Employee Abuse of Nursing Home Residents

Maryland nursing homes are responsible for keeping residents safe. When a resident is abused by an employee, that nursing home should be held accountable for the harm done. Federal and Maryland law require criminal background checks. Maryland nursing homes need to sufficiently screen, train and supervise their employees. If they fail to do so and a resident is harmed, they may be sued for negligence so they can pay compensation to the victim.

The number of nursing home residents was about 1.4 million and the number of residents in residential care communities was 835,200 in 2014, according to the National Center on Elder Abuse (NCEA). Research has shown that neglect and abuse of nursing home residents is common.

  • The data in the National Ombudsman Reporting System for 2014 states that 14,258 (7.6%) of approximately 188,599 complaints reported to Ombudsman programs involved abuse, gross neglect or exploitation.
  • A study by the U.S. General Accountability Office in 2008 showed that state surveys under-count problems in licensed facilities: 70% of state surveys miss at least one deficiency and 15% of surveys miss actual harm and immediate jeopardy of a nursing home resident.

The NCEA states that nursing home abuse and neglect by employees is widespread.

  • Nearly a third of all nursing homes were cited for violations of federal standards that had the potential to cause harm or that actually caused harm to a resident during 1999 to 2001.
  • Nearly one out of ten nursing homes had violations that caused residents harm, serious injury or placed them in jeopardy of death.
  • In a study of 2,000 interviews of nursing home residents, 44% said they had suffered abuse.
  • More than half of nursing home staff admitted to mistreating older residents (including physical violence, mental abuse and neglect) in the year prior to the survey. A third of those incidents involved physical violence and mental abuse.
  • A survey of certified nursing assistants (CNAs) found that 17% of them admitted to pushing, grabbing or shoving a nursing home resident.
  • 51% of the CNAs reported they had yelled at a resident and 23% had insulted or sworn at a resident.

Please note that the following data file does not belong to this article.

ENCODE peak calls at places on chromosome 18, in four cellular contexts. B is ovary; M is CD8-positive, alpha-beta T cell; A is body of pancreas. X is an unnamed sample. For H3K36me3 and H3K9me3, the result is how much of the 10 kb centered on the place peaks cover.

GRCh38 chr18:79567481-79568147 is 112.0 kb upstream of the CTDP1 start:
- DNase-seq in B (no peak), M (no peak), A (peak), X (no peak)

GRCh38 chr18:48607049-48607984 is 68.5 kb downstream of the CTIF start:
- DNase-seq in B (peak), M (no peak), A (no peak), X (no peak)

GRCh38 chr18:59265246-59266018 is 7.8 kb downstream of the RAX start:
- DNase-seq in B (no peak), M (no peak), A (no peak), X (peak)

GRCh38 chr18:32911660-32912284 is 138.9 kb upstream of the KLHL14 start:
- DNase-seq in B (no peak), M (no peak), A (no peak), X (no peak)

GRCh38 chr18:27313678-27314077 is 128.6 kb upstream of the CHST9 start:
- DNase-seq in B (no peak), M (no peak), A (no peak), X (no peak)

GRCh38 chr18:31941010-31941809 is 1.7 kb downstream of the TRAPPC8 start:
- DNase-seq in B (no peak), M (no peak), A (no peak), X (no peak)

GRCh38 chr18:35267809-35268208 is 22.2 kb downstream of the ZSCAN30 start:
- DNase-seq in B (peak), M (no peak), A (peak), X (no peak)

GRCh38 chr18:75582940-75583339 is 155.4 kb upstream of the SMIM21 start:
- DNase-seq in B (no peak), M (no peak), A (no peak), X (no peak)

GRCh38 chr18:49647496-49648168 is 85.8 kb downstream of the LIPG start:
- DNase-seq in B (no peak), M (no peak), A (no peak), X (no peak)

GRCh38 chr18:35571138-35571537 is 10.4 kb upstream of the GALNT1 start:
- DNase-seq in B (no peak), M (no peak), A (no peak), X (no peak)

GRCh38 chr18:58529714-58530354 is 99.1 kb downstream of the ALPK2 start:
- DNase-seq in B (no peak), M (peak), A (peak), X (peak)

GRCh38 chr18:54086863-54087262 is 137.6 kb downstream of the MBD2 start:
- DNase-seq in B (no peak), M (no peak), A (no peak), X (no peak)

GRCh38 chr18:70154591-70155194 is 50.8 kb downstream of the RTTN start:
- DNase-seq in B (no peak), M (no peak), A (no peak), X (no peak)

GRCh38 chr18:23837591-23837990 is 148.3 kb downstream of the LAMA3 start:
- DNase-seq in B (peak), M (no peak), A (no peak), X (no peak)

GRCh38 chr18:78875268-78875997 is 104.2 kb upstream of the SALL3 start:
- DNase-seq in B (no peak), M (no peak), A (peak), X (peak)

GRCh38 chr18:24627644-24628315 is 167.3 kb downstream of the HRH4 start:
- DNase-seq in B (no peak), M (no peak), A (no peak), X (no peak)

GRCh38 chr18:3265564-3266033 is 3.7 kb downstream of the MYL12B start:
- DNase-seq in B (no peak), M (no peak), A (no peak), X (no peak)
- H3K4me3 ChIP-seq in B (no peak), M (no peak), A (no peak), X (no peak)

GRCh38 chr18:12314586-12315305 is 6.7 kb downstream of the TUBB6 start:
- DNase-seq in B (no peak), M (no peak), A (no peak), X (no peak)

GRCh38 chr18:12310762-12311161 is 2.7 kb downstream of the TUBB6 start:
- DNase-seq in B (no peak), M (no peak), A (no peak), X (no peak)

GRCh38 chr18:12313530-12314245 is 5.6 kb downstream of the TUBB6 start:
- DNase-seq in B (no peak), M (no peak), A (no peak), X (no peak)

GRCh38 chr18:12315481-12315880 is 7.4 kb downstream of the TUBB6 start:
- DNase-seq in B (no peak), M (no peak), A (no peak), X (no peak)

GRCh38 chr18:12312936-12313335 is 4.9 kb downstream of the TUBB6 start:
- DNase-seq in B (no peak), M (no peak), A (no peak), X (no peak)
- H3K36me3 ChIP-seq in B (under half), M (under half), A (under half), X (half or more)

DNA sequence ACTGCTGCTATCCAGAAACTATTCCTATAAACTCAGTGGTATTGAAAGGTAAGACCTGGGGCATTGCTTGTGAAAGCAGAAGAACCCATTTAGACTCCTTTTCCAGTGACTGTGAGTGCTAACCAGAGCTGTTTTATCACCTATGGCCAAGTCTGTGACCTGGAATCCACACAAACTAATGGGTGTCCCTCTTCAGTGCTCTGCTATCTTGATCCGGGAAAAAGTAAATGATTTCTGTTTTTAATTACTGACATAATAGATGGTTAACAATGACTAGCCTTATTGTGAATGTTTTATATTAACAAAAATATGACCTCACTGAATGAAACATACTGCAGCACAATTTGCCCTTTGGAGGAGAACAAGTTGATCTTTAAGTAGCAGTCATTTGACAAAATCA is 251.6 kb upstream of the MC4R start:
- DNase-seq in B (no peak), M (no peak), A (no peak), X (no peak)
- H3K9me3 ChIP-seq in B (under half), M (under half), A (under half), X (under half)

• 7% of all complaints regarding nursing homes or long term care facilities reported to Ombudsmen were complaints of abuse, neglect or exploitation.

Nursing home residents reported many types of abuse, based on 2010 data.

  • Physical abuse – 29%
  • Sexual abuse – 7%
  • Psychological abuse – 21%
  • Financial exploitation – 7%
  • Gross neglect – 14%
  • Resident-to-resident abuse – 22%.

These are some common characteristics of those who abuse the elderly and disabled:

  • A history of past or current substance abuse
  • Mental or physical health problems
  • A history of trouble with the police
  • Social isolation
  • Financial problems
  • Under major stress.

Abuse of nursing home residents by employees is more than just statistics. It impacts residents every day.

  • Federal health regulators announced plans to punish nursing home employees who take demeaning photographs and videos of residents then post them on social media, reports NPR. Some of these photos and videos show residents who were naked, covered in feces or deceased. Some of these posts include images of abuse.
  • Alabama regulators cited an Anniston nursing home for allowing an employee to continue to work after a patient accused him of sexual abuse, reports the Anniston Star.
  • Three former nursing home employees are facing multiple criminal charges in Kentucky because of alleged abuse of two nursing home residents in 2013 and 2014. The charges include criminal abuse, assault, abuse/neglect of an adult and wanton endangerment, according to the Bowling Green Daily News.
  • An Alabama nursing home employee is facing charges of attempted murder and making threats. The former CNA is accused of abusing a nursing home resident, threatening her and trying to suffocate her with a pillow, according to the Dothan Eagle.
  • A former nursing home employee is charged with abusing dementia patients she was supposed to care for at a New Castle, Pennsylvania, nursing home, reports WKBN. She faces a total of ten criminal charges. She is accused of putting a sock in a resident’s mouth, placing her hand over her mouth and nose, and yelling at a resident; another employee had to push her away from the resident to get her to stop.

Call the Law Offices of Roger Weinberg, LLC, at 1-866-529-5839 from anywhere in Maryland, or fill out this contact form if you or a loved one at a nursing home or assisted living facility has been abused or harmed by an employee. Our lawyers have been practicing in this area for decades, know the rights of Maryland nursing home patients and understand the way the nursing home industry works.

We can help get the justice and compensation that your loved one deserves. We recognize that while there are many facilities that do a respectable job, there are many that do not — and it’s the vulnerable, elderly residents who pay the price.

  • Avvo